autohitch logo
What Paperwork Do I Need to Sell My Car Privately

What Paperwork Do I Need to Sell My Car Privately

Paperwork Needed to Sell Your Car Privately

Selling a car privately can be a bit more involved than trading it in at a dealership, but it also allows you to get a better price.

However, if you don’t have all the right documents prepared you’ll wish you had gone to the dealer.

Below is a list of the paperwork you’ll need to sell your car privately, plus a few you don’t need by should have:

What Paperwork Do I Need to Sell My Car Privately
Vehicle Title/Certificate of Title
Bill of Sale
Odometer Disclosure Statement
Vehicle History Report
Maintenance and Repair Records
Emissions/Safety Inspection Documents
Release of Liability/Notice of Transfer
As-Is Document
Owner’s Manual and Warranty Documents
Payment Requirements
What Paperwork Do I Need to Sell My Car Privately

Related Articles To Read:

1. Vehicle Title/Certificate of Title

The vehicle title, also called the certificate of title, is the most important document on the list and serves as legal proof of ownership for the car.

When you sell the car, you’ll need to sign over the title to the buyer, effectively transferring ownership.

If you don’t have The Title

Outstanding Loan

If you still have an outstanding loan on the vehicle, then you almost certainly don’t have the title. You’ll need to get the lien released from the lender, who will then provide you with what is called a lien release. The lien release is what you will use to get a new title in your name at the DMV

Electronic Title

If you have an electronic title you will have to check your states DMV website for the exact process in your state to order a paper title. Typically, like here in Florida, the process can be handled online for a small fee and you will get a title in the mail in about 7-14 business days.

2. Bill of Sale

A bill of sale is essentially the receipt, but it serves as the legal document that records the details of the transaction, such as:

  • Purchase price
  • Vehicle information (make, model, year, VIN)
  • Buyer and seller details (names, addresses)
  • Date of sale

While not all states require a bill of sale for private car sales, I highly recommend you have one because until the buyer can get a new title, it serves as proof the car was sold, which can come in handy should the buyer be pulled over by police before getting the opportunity to get the car registered in their name.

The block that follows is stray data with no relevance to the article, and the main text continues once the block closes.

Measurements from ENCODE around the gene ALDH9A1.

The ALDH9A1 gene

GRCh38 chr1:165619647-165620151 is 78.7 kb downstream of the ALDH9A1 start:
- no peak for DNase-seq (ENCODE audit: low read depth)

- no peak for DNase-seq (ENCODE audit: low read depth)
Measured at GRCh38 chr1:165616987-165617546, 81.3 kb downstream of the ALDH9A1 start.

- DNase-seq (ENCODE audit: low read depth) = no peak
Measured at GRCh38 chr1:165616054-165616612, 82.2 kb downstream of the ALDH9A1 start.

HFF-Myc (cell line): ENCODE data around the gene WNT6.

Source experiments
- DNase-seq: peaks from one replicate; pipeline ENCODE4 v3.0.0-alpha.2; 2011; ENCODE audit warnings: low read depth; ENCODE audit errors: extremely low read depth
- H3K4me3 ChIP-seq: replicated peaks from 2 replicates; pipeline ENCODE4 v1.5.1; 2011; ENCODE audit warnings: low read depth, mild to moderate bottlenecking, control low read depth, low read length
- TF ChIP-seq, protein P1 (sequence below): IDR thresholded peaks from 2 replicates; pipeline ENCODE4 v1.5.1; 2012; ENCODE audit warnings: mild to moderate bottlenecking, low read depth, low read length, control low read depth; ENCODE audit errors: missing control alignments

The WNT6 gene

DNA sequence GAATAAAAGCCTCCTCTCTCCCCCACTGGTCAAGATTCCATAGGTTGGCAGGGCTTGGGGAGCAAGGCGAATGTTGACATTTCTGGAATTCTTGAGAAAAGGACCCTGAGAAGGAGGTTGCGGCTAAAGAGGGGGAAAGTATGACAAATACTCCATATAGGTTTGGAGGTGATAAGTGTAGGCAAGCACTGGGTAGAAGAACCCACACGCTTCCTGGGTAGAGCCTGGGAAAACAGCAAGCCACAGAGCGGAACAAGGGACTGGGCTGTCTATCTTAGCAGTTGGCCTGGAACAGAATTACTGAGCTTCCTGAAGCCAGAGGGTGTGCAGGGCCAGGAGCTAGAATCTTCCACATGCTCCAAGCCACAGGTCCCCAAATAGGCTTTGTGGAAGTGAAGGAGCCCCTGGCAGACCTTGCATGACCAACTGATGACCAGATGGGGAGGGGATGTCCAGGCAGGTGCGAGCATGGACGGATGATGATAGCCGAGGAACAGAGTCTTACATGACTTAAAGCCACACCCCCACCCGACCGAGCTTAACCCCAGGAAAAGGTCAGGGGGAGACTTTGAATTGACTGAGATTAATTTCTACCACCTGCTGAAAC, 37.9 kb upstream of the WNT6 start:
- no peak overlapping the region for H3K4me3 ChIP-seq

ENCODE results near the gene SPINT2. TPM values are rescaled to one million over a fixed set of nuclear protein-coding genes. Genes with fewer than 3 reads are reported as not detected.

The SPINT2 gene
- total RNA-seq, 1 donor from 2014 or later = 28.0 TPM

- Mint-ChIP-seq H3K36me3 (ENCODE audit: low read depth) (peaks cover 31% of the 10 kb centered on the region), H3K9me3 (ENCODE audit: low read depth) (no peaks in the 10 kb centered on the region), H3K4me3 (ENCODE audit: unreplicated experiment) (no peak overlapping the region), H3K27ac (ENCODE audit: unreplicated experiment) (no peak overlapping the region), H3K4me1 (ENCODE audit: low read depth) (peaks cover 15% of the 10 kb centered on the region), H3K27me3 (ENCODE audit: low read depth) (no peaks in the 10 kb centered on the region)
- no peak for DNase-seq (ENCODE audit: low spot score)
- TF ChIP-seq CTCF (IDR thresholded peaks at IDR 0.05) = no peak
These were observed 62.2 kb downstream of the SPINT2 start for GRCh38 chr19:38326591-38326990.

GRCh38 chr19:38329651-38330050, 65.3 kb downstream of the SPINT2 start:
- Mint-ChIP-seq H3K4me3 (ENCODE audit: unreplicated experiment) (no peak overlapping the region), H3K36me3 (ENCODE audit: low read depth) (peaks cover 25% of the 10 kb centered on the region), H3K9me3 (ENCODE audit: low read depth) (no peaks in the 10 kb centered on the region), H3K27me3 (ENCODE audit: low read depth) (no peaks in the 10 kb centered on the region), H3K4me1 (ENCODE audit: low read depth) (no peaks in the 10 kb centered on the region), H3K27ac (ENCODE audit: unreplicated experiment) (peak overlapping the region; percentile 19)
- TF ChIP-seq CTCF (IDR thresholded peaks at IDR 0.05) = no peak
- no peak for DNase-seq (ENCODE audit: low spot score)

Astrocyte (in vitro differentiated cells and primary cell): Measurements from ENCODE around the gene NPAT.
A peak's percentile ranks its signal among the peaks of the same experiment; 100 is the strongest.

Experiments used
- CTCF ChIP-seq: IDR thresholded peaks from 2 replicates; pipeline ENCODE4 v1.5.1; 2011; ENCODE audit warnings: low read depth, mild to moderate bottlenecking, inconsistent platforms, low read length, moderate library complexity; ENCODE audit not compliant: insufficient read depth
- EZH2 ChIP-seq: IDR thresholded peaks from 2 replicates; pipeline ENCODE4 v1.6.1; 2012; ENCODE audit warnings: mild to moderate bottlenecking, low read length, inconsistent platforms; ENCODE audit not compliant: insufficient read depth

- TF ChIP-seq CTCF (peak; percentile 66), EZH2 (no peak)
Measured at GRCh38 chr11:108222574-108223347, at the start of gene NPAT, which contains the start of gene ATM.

3. Odometer Disclosure Statement

Federal law requires sellers to disclose the vehicle’s odometer reading at the time of sale.

Some states allow you to write the odometer reading directly on the title, while others require a separate odometer disclosure statement form.

Providing an accurate odometer reading is important because falsifying the information can lead to legal consequences.

Related Article To Read: What Does Exempt Mean on a Car Title

4. Vehicle History Report

Although not legally required, providing a vehicle history report (such as Carfax or AutoCheck) can go a long way in building trust with potential buyers. These reports provide details on the vehicle’s past ownership, accidents, repairs, and maintenance history (At least what has been reported).

Buyers appreciate the transparency, and having a clean vehicle history report can help justify a higher asking price.

5. Maintenance and Repair Records

Keeping detailed records of all maintenance and repairs performed on your vehicle can also be beneficial when selling it privately.

These records serve as proof you maintained the car properly, which gives buyers confidence in the vehicle’s condition.

And again, having these records can help you negotiate a higher price, as buyers will see the value in a well-cared-for vehicle.

6. Emissions/Safety Inspection Documents

Depending on your state’s regulations, you may need to provide proof that the vehicle has passed an emissions or safety inspection before selling it. These documents are typically valid for a certain period, so make sure they are up-to-date at the time of sale.

States that Require Emissions Testing

  • Arizona (Phoenix and Tucson metro areas only)
  • California
  • Colorado (for certain counties)